Breaking the Thumb Sucking Habit

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child Sucking Habit
Thumb sucking is a natural reflex for human infants, chimpanzees and other primates. In fact, based on the photographs of embryos in the womb, the sucking response begins before we are even born. It is believed that sucking on thumbs, pacifiers or other objects make babies feel secure. This reflex seems to offer comfort and after they are born, reduces anxiety and helps induce sleep. Pacifiers can help quiet a fussy baby, but they also teach your baby to self-soothe through their natural sucking reflex. Just make sure the pacifier is BPA-free. BPA stands for Bisphenol A, a chemical found in polycarbonate plastics. There is growing concern that BPA can affect the brain and certain hormones in children and infants. Many believe that pacifiers make it easier to break the sucking habit as the child matures.
Problems in the development of your child’s teeth, jaw and palate can show up if thumb sucking continues in an older child. Many experts believe that parents should discourage the use of a pacifier or thumb sucking by age four.
If thumb sucking continues beyond age five or six, the sucking pressure can begin to make permanent changes to the mouth. This can produce one or more of these deformities:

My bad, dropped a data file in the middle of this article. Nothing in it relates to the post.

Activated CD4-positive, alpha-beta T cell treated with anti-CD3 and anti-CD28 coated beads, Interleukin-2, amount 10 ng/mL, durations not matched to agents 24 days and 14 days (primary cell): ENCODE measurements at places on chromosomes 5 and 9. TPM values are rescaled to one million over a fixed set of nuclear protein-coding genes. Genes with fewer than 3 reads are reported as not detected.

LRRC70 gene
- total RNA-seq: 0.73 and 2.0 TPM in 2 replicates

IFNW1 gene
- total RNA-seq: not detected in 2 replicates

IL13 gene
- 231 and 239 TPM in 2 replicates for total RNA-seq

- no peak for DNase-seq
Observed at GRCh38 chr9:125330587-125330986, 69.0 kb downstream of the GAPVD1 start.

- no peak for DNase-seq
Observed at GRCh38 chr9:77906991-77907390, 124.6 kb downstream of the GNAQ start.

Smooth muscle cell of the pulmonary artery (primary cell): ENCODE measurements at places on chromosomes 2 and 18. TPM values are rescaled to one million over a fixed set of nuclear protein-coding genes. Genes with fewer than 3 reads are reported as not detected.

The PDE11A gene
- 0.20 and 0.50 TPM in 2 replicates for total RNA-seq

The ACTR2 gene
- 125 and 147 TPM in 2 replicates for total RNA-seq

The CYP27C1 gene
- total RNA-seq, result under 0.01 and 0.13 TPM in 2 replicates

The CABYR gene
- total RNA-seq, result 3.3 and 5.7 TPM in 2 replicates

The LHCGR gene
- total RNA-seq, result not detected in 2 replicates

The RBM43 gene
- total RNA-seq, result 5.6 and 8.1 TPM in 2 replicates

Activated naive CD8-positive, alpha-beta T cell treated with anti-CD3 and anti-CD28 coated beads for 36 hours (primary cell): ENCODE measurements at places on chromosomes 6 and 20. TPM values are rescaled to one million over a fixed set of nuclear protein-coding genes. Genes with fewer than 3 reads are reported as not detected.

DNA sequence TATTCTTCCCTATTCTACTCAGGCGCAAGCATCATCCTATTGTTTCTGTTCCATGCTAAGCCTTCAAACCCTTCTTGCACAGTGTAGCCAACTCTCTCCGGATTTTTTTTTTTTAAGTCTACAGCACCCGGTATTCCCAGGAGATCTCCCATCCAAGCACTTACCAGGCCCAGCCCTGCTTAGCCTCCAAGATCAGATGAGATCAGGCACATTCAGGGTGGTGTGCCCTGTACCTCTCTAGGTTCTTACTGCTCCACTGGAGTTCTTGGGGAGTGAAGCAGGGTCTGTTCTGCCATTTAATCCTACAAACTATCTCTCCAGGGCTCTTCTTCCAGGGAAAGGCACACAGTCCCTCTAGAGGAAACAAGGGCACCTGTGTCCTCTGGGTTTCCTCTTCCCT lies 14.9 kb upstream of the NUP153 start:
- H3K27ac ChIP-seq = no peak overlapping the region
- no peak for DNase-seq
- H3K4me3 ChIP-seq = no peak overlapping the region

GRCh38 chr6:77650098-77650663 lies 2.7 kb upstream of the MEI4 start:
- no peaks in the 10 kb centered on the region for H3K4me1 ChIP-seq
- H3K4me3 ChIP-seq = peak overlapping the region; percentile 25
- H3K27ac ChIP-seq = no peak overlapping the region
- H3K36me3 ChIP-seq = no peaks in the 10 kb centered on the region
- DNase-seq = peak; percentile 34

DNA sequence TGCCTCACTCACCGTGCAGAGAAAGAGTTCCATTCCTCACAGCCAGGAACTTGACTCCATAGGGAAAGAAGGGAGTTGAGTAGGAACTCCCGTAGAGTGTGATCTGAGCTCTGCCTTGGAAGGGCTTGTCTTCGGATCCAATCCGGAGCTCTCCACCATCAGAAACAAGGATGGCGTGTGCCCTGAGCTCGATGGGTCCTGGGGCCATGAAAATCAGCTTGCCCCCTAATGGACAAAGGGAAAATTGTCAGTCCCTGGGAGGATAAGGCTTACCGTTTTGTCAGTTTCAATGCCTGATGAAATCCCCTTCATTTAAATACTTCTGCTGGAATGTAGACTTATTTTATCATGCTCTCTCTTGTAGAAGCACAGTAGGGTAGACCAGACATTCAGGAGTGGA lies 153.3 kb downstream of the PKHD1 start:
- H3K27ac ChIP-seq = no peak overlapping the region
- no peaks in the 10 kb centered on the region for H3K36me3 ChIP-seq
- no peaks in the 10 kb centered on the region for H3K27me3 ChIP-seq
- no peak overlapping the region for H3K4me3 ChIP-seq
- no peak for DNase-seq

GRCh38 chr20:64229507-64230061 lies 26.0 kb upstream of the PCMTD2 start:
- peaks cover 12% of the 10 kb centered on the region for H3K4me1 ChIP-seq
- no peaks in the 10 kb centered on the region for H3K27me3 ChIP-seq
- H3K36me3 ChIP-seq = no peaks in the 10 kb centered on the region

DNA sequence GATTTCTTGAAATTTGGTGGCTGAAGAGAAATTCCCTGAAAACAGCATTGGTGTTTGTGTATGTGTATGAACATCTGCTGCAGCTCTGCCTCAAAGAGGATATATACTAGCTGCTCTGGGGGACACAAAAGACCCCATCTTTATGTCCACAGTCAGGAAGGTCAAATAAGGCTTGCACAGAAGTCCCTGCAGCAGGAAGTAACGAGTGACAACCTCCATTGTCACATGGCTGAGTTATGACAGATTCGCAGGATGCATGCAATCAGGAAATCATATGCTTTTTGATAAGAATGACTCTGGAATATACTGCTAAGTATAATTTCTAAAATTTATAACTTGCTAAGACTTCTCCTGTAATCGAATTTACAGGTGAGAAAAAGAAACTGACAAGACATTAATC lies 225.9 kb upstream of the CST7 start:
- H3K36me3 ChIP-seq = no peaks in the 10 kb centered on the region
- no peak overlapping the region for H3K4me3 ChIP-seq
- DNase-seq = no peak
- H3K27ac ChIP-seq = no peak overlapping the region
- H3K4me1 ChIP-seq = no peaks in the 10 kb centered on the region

• Front teeth that jut forward
  • Bite surface formation impairment
  • Misalignment of permanent teeth
While these issues can be corrected, it’s far better to prevent them. Monitor your child’s thumb sucking and assist him or her to discontinue the habit when appropriate. Most children stop sucking before they are four years old. If they don’t, here are some tips that may help:
  • Reduce the cause of any anxiety your child may be feeling.
  • Involve your child and have them choose the method of stopping.
  • Bandage their thumb or place their hands in a sock at night.
  • Be sure to praise your child when they are not sucking.
  • Ask us to prescribe a bitter medication to paint onto their thumb.
Don’t panic. Most thumb sucking will end on its own without any drama or intervention. Sometimes the best way is to simply ignore the behavior. Peer pressure will often prompt your child to discontinue thumb sucking without a word.